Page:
LIFE IN SHARP FO­CUS

It’s set to be one of the year’s best come­dies, but Bad Moms ex­plores some harder truths that ap­ply no mat­ter what your walk of life

The Gold Coast Bulletin - Play Magazine - - MOVIES - PETER MITCHELL

Afew weeks ago Mila Ku­nis, Christina Ap­ple­gate, An­nie Mu­molo and Kathryn Hahn were curled up on couches in a West Hol­ly­wood ho­tel dis­cussing top­ics most moth­ers would pre­fer to avoid.

The ac­tresses, stars of the new com­edy Bad Moms, were re­count­ing some not-so­suc­cess­ful mo­ments rais­ing their chil­dren.

Ku­nis and Mu­molo told of how they for­got to strap their daugh­ters in their car seats, then took off down Los An­ge­les’ free­ways with­out even re­al­is­ing.

Hahn re­mem­bers play­fully toss­ing her baby son in the air and for­get­ting a fan was whirling above at high speed.

“I al­most de­cap­i­tated my son,” Hahn sheep­ishly says.

Ap­ple­gate told of how she tried to con­vince her five-yearold daugh­ter Sadie it was OK to use den­tal floss picked out of a rub­bish can.

“She said: ‘No, you just took that out of the trash can’,” Ap­ple­gate laughs.

“I’m like: ‘It was in there for two sec­onds and no one has used it’.

“She said: ‘It was in the trash can, Mum’!”

Bad Moms, also star­ring Kris­ten Bell, Jada Pin­kett Smith and Wanda Sykes, fol­lows Amy Mitchell (Ku­nis) as she at­tempts to raise two chil­dren, hold down a job, put up with a slacker hus­band and sat­isfy the high ex­pec­ta­tions of the head of the par­ent-teacher as­so­ci­a­tion (Ap­ple­gate).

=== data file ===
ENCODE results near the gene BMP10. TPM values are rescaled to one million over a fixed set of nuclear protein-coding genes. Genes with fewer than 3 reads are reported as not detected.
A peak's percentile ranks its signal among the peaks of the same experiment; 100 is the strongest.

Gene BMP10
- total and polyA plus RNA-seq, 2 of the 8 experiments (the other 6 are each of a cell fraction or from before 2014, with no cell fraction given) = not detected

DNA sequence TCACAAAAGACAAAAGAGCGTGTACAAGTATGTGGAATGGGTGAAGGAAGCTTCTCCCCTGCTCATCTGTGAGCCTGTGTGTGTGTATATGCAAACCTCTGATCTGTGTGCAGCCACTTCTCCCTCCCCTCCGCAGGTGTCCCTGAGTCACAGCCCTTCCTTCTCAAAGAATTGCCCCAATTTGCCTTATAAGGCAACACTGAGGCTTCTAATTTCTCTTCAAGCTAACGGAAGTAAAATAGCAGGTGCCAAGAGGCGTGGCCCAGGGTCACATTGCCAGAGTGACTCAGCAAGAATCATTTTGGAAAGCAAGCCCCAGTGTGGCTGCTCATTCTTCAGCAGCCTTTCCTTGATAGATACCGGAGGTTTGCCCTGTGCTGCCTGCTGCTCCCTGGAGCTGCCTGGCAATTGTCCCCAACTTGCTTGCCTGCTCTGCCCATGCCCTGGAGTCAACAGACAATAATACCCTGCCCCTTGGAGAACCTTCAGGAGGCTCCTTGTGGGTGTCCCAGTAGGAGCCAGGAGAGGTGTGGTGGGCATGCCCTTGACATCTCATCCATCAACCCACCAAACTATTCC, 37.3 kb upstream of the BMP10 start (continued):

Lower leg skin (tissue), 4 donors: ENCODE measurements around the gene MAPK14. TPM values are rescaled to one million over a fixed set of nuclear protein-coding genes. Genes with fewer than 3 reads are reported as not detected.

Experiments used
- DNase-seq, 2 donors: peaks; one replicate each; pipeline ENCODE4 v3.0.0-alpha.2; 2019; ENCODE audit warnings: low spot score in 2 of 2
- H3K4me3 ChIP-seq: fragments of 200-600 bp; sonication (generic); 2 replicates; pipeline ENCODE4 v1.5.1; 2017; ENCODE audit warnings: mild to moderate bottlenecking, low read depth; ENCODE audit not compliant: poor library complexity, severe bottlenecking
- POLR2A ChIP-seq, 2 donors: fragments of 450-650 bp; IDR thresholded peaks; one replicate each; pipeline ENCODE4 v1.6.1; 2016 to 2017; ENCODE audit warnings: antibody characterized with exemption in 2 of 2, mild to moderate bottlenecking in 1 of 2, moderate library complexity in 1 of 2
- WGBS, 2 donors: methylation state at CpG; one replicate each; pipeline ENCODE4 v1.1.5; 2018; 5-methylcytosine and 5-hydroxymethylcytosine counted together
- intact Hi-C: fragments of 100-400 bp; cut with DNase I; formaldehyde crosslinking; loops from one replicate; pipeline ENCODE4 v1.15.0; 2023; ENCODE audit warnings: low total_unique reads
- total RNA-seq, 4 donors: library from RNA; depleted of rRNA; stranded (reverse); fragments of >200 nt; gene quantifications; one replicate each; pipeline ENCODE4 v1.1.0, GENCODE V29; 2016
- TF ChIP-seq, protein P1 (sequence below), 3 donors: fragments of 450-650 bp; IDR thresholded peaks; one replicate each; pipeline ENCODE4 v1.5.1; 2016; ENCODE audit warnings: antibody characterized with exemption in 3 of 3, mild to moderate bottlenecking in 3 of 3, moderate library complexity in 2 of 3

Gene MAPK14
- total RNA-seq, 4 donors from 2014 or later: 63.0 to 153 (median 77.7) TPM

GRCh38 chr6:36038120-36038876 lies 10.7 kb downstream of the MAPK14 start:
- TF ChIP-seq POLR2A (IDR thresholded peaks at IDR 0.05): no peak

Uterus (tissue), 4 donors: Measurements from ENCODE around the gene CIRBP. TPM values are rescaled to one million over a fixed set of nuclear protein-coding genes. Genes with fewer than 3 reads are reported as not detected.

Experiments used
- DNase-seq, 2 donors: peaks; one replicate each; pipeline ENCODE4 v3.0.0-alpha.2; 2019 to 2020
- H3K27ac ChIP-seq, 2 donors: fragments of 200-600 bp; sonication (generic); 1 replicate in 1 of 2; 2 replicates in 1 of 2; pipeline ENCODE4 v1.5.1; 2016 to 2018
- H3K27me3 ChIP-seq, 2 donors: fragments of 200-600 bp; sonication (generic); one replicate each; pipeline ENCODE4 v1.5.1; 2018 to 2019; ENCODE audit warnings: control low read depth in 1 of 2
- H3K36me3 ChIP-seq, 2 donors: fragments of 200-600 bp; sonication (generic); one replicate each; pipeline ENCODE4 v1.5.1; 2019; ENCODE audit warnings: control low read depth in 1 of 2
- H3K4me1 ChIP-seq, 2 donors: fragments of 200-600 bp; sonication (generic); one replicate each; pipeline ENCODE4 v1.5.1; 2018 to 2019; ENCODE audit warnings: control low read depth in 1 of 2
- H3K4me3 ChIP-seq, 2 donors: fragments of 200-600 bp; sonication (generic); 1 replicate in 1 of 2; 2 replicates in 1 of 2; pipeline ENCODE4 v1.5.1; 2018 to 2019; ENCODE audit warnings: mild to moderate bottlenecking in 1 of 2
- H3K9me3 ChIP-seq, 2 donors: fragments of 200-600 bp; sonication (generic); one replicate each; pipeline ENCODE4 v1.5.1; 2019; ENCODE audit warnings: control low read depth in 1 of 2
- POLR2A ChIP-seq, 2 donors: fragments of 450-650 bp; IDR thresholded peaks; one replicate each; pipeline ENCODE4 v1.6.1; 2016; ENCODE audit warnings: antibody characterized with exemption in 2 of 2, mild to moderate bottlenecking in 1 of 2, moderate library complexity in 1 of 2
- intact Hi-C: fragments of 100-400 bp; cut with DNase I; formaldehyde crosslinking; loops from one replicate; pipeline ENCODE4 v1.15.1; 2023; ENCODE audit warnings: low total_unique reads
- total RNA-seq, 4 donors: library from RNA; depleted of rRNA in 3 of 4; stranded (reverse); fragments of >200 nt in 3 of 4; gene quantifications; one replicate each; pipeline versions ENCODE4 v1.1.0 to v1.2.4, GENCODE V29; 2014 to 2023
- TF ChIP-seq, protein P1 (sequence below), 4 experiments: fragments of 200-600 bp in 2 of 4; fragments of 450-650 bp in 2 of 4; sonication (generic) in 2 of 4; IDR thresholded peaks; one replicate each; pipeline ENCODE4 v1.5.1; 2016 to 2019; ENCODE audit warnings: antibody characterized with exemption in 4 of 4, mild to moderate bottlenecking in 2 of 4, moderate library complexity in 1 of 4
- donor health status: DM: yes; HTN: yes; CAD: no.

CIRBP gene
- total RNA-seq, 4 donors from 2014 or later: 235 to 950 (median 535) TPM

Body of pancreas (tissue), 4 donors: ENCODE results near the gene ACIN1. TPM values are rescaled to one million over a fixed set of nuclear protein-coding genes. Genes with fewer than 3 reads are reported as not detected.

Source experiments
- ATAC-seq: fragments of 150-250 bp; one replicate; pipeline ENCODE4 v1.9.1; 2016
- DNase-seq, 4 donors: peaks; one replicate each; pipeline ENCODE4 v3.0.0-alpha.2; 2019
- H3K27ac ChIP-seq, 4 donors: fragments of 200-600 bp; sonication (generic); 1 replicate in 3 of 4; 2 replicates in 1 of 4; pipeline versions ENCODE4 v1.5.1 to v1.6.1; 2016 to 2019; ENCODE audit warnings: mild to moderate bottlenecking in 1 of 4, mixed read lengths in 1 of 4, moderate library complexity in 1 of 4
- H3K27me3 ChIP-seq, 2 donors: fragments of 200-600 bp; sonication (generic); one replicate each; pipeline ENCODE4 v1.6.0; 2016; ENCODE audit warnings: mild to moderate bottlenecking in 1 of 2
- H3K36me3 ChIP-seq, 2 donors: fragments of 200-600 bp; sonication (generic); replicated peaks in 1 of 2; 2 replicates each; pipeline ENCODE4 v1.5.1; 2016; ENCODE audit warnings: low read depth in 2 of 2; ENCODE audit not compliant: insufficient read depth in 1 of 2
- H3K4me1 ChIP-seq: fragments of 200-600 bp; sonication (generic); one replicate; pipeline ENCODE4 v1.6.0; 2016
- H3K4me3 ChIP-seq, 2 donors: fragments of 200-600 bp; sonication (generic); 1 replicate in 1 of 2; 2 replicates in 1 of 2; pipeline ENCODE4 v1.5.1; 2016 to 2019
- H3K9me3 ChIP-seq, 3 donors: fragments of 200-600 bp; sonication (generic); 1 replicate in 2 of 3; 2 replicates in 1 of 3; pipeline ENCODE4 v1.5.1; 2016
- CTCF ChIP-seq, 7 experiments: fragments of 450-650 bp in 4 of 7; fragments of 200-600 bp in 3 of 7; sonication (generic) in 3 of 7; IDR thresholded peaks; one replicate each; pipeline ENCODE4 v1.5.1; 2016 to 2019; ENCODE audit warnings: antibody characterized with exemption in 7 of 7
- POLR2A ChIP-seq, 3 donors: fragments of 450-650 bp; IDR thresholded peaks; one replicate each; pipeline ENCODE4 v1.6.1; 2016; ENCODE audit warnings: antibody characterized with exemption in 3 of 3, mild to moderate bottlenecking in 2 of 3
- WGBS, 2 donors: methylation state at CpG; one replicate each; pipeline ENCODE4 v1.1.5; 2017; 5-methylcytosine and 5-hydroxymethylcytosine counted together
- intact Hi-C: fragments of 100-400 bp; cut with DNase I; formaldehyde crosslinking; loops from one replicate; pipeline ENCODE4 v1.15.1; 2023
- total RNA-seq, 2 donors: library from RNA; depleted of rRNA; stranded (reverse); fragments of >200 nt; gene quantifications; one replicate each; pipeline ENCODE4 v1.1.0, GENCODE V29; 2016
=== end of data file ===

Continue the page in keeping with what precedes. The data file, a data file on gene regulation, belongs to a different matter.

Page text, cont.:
When it all gets too much, Amy goes rogue, align­ing her­self with two other re­bel­lious mums.

Ap­ple­gate says there is too much pres­sure on par­ents and chil­dren to be per­fect and that the movie ex­plores that.

“Is it the in­ter­net?” Ap­ple­gate asks.

“Is it be­cause ev­ery­one has an f-ing opin­ion about ev­ery­thing? Are peo­ple so damn scared our kids won’t be per­fect? I don’t want my kid to be per­fect be­cause then she will be com­pla­cent. I want her to al­ways know prac­tice is progress, it’s not per­fect. I think that’s what this movie is about. It is OK to be a bad mum. It is OK to fail.

“We don’t need to be per­fect be­cause that is set­ting a stan­dard for our kids that is un­re­al­is­tic.”

Ku­nis, who wel­comed her daugh­ter with ac­tor hus­band Ash­ton Kutcher in 2014 and is preg­nant with their se­cond, says she grew up poor in Ukraine, a life her chil­dren will not have to en­dure. Ku­nis is not sure if that is a good thing.

“They are go­ing to be so priv­i­leged and will grow up in a world where ev­ery­thing is so ac­ces­si­ble, from in­for­ma­tion to ma­te­rial things,” she says.

“How do you teach a work ethic to a child that doesn’t need a work ethic?

“I grew up so poor I was like: ‘Doesn’t ev­ery­body drink ketchup with wa­ter for soup?’

When Ku­nis’s nieces came to visit her in LA she did not take them to pre­mieres or to Hol­ly­wood par­ties. She took them to Skid Row, a no­to­ri­ous area that is pop­u­lated by the hom­less, drug ad­dicts and the men­tally ill.

“That’s real life,” she says. Bad Moms opens to­day

Mila Ku­nis, who grew up poor in Ukraine, in a scene from the film Bad Moms.

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